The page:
I also find it annoying when the first prize is massive, but there’s nothing for the second or third. Instead of giving £1,000 to the winner – and this example is from a real competition – why not split it £500, £300, £200?

    • Julia, I agree! (This happened to me! I came second – got nothing – not even any reward for my story being published in the magazine – and the winner got £1000! grr, it still grates…!)

      • Julia says:

        You’ve really touched a nerve with this post. This one could run and run! Wonder if any of the writing mags would (dare to) publish an article on this.

  5. This is a fab post and I agree with you about all of it. I’ve given up on short story comps and I’m focusing on writing my second novel which I hope to self-publish later this year. It’s not easy going though. 🙂

  6. Karen OConnor says:

    So true, all of it! I got stung by a fraudulant competition once. Only lost £3 entry but so must lots of other people. The fake ‘judge’ said she cancelled the comp because of the poor quality of entries! Charming.

  7. Catherine Robinson says:

    well said Helen!! I think if there are too many complicated boxes or forms to fill out that can be very off-putting too as it reminds me of filling out a tax return – and that then makes the whole process stressful rather than vaguely fun!

  8. rosgemmell says:

    Excellent list, especially about allowing email entries now!

  9. I agree with everything said here. I always avoid comps where the entrance fee is high for small reward (if you are that lucky). I also prefer online entries because I also often leave things to the last moment. However, I get very nervous about it, reading the rules constantly to make sure I’ve done it right and one time my lost the internet right in the middle of a submission! Took me ages to find where I was. Lots of interesting points made here.

  10. Tracy Fells says:

    A great list, Helen. I also agree with Julia about massive first prizes and nothing for runners-up, a bit of balance would be good in some competitions. And be wary of any competition which takes your copyright!

  11. Wendy Clarke says:

    I agree with No. 9. I was runner up in a competition and my ‘prize’ was being able to see my story in the anthology… if I bought it! Also, don’t just write the names of the story in the short or long list – put the names too.

  12. cathaber1 says:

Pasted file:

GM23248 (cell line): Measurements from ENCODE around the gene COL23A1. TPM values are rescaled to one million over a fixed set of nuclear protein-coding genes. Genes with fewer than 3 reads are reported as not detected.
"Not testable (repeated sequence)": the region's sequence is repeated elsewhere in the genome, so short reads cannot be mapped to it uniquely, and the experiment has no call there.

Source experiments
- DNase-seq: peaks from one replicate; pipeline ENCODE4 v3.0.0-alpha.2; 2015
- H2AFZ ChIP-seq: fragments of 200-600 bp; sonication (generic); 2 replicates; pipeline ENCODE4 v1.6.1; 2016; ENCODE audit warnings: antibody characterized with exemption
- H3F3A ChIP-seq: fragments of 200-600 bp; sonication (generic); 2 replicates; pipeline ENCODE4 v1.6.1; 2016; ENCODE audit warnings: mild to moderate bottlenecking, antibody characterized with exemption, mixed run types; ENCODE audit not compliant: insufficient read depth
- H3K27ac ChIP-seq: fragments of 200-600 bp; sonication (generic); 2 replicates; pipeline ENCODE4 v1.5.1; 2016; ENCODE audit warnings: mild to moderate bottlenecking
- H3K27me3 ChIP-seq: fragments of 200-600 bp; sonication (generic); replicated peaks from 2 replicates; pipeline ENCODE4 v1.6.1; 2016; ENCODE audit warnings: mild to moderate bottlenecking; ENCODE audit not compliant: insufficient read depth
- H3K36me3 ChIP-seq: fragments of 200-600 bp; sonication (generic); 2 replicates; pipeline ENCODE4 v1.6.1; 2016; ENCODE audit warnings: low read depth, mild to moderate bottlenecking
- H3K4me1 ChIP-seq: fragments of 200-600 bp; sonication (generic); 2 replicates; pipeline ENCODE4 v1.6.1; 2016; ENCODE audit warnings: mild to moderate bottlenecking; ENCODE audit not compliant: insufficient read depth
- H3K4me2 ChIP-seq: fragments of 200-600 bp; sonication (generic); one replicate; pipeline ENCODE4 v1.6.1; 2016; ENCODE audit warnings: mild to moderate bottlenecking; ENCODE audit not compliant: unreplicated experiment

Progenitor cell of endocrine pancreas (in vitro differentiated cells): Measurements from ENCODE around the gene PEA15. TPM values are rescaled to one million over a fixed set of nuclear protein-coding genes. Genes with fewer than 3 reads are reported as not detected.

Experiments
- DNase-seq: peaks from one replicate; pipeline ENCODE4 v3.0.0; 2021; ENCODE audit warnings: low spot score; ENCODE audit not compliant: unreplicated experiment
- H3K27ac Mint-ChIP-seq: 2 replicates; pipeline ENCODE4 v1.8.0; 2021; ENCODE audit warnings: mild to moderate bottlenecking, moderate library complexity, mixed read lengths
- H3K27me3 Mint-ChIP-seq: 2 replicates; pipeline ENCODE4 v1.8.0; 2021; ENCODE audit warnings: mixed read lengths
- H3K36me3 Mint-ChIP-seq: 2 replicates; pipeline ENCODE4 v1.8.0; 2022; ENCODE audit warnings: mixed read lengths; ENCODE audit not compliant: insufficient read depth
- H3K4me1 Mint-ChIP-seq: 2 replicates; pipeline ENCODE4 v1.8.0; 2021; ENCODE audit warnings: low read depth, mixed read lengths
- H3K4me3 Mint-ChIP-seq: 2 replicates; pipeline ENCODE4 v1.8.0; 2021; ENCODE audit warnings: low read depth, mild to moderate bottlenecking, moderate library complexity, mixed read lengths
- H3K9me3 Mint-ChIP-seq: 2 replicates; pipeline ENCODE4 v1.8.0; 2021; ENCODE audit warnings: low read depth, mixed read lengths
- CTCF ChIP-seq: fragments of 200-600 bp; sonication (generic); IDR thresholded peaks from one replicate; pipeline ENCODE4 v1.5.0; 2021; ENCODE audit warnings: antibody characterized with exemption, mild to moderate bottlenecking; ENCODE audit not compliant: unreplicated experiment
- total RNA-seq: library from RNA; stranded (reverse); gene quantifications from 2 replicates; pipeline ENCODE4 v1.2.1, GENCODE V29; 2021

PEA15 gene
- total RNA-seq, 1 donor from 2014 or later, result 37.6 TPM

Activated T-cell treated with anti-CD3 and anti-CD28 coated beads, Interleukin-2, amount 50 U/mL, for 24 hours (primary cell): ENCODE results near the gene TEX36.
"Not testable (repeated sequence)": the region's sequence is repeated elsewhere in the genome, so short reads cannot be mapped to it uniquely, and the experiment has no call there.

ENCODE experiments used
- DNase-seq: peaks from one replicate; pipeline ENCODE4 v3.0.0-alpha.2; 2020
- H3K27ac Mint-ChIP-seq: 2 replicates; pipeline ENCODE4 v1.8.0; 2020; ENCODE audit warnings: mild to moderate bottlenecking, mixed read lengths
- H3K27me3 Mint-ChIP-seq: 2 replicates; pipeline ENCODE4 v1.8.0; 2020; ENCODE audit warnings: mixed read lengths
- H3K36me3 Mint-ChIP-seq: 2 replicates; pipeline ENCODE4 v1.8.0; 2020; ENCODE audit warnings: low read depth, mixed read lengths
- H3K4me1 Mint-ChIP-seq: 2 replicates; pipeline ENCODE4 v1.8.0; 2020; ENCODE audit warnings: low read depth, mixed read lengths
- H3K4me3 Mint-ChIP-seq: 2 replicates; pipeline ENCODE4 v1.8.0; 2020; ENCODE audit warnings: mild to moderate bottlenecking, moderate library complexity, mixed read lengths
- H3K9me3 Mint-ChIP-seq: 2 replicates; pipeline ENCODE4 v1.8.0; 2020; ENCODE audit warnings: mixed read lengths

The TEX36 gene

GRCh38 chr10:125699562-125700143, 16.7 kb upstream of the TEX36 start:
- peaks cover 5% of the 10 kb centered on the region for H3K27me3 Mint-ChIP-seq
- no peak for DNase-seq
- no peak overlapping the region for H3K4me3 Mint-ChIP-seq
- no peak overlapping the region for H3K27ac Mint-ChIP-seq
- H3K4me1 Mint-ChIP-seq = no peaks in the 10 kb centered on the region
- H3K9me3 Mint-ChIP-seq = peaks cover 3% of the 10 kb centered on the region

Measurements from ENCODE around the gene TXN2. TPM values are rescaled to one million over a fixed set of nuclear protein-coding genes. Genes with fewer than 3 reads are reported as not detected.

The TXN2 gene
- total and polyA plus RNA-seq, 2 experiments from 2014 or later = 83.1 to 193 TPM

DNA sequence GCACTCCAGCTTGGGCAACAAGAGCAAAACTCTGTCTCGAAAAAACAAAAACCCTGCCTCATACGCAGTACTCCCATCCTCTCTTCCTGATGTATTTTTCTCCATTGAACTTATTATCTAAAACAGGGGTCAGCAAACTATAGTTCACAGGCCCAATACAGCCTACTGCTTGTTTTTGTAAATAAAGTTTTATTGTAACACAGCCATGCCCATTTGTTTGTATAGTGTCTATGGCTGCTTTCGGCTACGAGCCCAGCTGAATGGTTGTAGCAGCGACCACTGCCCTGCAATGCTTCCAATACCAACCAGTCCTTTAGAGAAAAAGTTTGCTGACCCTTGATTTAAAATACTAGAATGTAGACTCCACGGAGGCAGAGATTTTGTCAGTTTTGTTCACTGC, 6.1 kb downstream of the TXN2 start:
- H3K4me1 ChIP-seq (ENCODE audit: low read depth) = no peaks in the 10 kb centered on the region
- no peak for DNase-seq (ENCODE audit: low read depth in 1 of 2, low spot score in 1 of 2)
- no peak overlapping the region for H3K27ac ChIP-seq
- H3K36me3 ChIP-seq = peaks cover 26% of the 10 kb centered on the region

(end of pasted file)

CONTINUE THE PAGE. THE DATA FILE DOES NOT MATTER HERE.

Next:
All very well said!

  13. Keith Havers says:

    This is an excellent post. Some of the organisers don’t seem to have a clue.
    We’ve just run our first national competition at Nottingham Writers’ Club and I’m pretty sure we ticked all the boxes on your list.

  14. olivespastavino says:

    All very interesting. I recently entered a competition for non published writers, I didn’t get anywhere but then when the winner was announced and put up on the web on Wattpad, in the comments section, she (the winner) wrote that she hoped everyone enjoyed reading it and they could download her novel (then she named it) from Amazon! I was a little upset but didn’t say/do anything because I was afraid it would look like sour grapes. Maybe self-published doesn’t count? (But I’m not even sure it was self-published).

  15. philippabowe says:

    I would add: don’t exclude writers (writing in English) who live outside the UK. I’m never really sure why some comps do. Surely the more entries you have the better…I’d also like to “name and praise” Mslexia: as a non-wining entrant, you get a very nice email telling you and encouraging you not to give up.
    Great post Helen, great list. And the last one is just beautiful.

    • olivespastavino says:

      I like your first point Pilipabowe…as I live in Italy. The BBC often exclude anyone outside the UK as do other comps. I think it’s sometimes because they want the winners/participants to come to events etc., and think that if you are abroad you won’t come.

      • philippabowe says:

        Hi olivespastavino (what a delicious name!), could well be the reason, but if so, why not specify “if you won’t be able to attend x event, you can’t enter” in the rules – or allow you to send someone else to represent you? Ho hum…. 🙂

  16. Ninette, Philippa, I can understand your frustration, as Brits, being excluded from most UK-based comps, as you live in Italy/France respectively (not that we’re at all jealous, of course..!). I think Ninette is right, that it’s party because they assume you wouldn’t be able to come to the award ceremony but I suppose it’s also about making it a ‘UK’ competition and limiting entries (yes, they want a reasonable number of entries but not so many as to make the whole thing unmanageable). Some of the bigger competitions (eg: Bridport and the Commonwealth Writing competition) do allow entries from anywhere in the world and/or from British nationals and I suppose that’s because they can ‘cope’! To be honest, it would put me off entering a competition if all the winners came from overseas, just because I’d think it was too ‘big’ and my little entry wouldn’t stand a chance! Has that helped.. at all?!